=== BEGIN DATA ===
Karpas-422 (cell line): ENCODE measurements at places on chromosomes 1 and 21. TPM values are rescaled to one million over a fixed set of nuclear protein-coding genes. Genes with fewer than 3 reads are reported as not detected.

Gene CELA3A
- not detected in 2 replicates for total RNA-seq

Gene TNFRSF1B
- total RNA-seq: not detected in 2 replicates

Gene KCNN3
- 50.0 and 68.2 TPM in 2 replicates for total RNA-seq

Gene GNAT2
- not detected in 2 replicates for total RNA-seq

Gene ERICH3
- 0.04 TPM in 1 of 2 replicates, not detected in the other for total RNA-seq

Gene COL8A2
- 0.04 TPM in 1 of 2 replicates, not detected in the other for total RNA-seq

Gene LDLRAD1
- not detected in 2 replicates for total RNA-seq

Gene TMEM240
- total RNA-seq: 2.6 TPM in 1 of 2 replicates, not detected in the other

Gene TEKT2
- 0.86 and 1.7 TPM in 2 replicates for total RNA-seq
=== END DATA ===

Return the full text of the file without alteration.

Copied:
Karpas-422 (cell line): ENCODE measurements at places on chromosomes 1 and 21. TPM values are rescaled to one million over a fixed set of nuclear protein-coding genes. Genes with fewer than 3 reads are reported as not detected.

Gene CELA3A
- not detected in 2 replicates for total RNA-seq

Gene TNFRSF1B
- total RNA-seq: not detected in 2 replicates

Gene KCNN3
- 50.0 and 68.2 TPM in 2 replicates for total RNA-seq

Gene GNAT2
- not detected in 2 replicates for total RNA-seq

Gene ERICH3
- 0.04 TPM in 1 of 2 replicates, not detected in the other for total RNA-seq

Gene COL8A2
- 0.04 TPM in 1 of 2 replicates, not detected in the other for total RNA-seq

Gene LDLRAD1
- not detected in 2 replicates for total RNA-seq

Gene TMEM240
- total RNA-seq: 2.6 TPM in 1 of 2 replicates, not detected in the other

Gene TEKT2
- 0.86 and 1.7 TPM in 2 replicates for total RNA-seq